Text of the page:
Why We Never Seem To Have Enough Time and What To Do About It
Once upon a time, 30 or so years ago, the world didn’t have mobile phones, computers, nor the internet. Public transport was, at best, inefficient and cars were only for a select class of the population.
So people at the time thought that if only they could have one of those things, how much more free time they would have! Well, here we are, in 2012, the most productive era in human history bar none, yet still, we never seem to have enough time. Why?
To understand this, let’s look at Jevon’s Paradox. In theory, increased efficiency (like having a car) would lower consumption of a particular resource (time). But in reality, the opposite is true.
It was a phenomenon William Stanley Jevons observed in 1865, when a new technology made coal-use more efficient. Consumption SHOULD have gone down, but that led to lower price – and people at that time began to increase their consumption of coal, which ultimately led to higher consumption than ever.
It’s a phenomenon that applies to more than just economics. The same is true with our most precious resource: time. The more efficient we become, the more things we squeeze into our calendars. In fact, according to some estimates, the average number of hours we spend working, from 1950 to 2007, increased by a whopping 247%.
Meanwhile, happiness is going downhill and stress-related diseases are on the rise. If working more is making us miserable, why are we still doing it?
What To Do
Fortunately, there are a few things you can do to finally have more time.
Here are five steps I like to use to balance my life between achievement and having time to just “be”.
- Step back and revise your goals. One of the greatest tips a mentor of mine once gave me was to compare my “to-do” list with my “to-be” list. Is what you’re doing leading you closer to the person you want to be? Or are you doing them simply for the sake of “achievement”?I like to take a short 2 – 3 days break just before I do this. That short break is like a reset button for me to refocus on what it is I want out of my life.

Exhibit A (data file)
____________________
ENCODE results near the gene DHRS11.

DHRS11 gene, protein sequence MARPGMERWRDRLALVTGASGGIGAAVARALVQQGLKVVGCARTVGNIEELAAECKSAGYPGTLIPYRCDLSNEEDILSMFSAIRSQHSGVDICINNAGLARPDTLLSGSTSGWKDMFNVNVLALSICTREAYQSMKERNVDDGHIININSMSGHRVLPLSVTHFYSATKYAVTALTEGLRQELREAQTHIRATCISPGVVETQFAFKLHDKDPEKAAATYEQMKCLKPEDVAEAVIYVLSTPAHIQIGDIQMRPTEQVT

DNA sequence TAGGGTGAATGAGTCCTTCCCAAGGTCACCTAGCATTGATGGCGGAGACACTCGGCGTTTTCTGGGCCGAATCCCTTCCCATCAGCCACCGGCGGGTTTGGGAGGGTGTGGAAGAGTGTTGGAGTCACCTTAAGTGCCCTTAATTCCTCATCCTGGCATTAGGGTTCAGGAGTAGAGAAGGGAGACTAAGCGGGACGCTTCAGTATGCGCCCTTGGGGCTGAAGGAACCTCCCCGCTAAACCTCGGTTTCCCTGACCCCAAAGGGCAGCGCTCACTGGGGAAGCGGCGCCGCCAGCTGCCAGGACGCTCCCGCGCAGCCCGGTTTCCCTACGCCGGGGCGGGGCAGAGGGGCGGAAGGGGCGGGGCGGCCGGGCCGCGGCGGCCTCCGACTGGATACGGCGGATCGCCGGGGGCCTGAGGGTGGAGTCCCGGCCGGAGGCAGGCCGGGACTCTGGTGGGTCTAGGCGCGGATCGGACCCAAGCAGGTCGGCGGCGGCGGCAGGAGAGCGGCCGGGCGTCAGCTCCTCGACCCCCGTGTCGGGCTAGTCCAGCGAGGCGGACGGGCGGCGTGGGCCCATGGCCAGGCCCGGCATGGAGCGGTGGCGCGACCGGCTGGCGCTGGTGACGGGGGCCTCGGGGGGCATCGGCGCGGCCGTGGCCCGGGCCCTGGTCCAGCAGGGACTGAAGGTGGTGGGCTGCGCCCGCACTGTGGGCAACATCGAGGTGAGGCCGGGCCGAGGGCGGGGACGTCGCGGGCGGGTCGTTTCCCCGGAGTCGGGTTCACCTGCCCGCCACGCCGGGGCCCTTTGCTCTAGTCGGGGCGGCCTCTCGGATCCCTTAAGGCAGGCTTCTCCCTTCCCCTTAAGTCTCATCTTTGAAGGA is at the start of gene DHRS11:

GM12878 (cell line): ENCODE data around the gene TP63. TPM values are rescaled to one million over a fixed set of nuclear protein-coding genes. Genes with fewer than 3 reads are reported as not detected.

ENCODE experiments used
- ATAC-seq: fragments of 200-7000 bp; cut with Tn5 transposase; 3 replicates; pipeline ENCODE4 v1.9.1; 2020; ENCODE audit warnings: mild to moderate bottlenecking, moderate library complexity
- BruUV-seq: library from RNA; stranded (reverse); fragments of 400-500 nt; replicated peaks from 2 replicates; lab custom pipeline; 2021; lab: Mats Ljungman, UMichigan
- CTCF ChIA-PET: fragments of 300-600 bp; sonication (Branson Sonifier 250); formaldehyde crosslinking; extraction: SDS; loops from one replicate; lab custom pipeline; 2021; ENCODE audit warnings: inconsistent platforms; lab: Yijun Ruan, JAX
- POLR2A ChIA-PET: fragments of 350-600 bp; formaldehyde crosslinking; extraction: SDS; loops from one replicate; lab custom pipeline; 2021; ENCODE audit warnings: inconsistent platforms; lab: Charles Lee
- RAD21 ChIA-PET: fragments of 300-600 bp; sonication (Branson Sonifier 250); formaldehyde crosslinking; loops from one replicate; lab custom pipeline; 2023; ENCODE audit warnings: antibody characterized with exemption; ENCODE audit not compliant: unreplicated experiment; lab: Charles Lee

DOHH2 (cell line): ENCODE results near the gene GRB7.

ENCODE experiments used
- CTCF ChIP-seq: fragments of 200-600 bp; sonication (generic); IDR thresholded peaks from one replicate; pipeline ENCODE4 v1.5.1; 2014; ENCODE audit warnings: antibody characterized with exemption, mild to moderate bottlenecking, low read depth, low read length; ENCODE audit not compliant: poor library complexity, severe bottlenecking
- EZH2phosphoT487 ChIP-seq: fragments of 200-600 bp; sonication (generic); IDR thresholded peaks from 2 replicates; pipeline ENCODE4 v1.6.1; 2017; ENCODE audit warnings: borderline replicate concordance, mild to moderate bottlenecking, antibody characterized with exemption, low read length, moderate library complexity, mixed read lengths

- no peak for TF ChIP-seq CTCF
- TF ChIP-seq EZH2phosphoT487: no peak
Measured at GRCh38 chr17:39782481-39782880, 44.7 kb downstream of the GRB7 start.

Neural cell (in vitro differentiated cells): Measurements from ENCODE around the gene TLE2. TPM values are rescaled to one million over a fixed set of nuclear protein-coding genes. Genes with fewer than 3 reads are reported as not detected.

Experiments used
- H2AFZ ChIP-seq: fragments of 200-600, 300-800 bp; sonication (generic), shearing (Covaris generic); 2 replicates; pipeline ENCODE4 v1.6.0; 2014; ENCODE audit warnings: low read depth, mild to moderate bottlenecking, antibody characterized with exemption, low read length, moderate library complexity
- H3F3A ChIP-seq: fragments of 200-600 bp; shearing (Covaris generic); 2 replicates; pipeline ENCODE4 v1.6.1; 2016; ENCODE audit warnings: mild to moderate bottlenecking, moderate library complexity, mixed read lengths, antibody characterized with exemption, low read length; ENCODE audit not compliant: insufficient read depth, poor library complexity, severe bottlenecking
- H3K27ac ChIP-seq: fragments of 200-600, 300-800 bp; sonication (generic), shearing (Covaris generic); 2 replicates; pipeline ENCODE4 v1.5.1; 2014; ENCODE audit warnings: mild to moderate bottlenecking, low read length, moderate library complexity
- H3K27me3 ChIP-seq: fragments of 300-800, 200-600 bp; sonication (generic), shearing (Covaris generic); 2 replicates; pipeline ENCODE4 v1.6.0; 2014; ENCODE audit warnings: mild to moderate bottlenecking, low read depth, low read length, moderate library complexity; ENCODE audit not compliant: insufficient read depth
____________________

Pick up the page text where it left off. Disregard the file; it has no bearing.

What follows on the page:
Don’t be surprised if you find yourself cutting down more than 50% of what you intended to achieve at the end of this exercise. I like to use this quote by French writer Antoine de Saint-Exupery when going through my list, “Perfection is achieved, not when there is nothing more to add, but when there is nothing left to take away”.
- To achieve step 1, you need to learn to say no. Gandhi once said, “There’s more to life than increasing its speed.” I believe what he meant is to focus your life around a few things you’d like to achieve then actually spend time to do them well.That means turning down opportunities that you could have otherwise pursued, which of course is easier said than done in a society that believes you can be everything you want to be.
There’s something very unnerving about closing doors and the reason it’s that way, of course, is that we assume opportunities are rare.But another mentor of mine once mentioned something in passing that changed my whole concept. He said that opportunities are plenty. If you reject one today, an equally good one will appear tomorrow. Success, he said, is rarely about opportunities.
It’s about persistence, and therefore largely depends on how well you can resist the temptation of extraneous opportunities.
- Once you get rid of all unnecessary goals, reserve a percentage of the freed up time for yourself. This one takes a bit of experimentation. Personally, I reserve just 20 minutes to myself every day for the whole week. Others prefer to block out a whole day once a week.
And if this article can be summarized into one sentence, here’s a great one from a “recovering overachiever”, as she calls herself, “We learned what would behoove many of today’s top students–and their parents–to embrace: that achievement does not lead to fulfilment; it turns out to be the other way around.”
This article was written by Open Colleges.
Image source: Aussiegall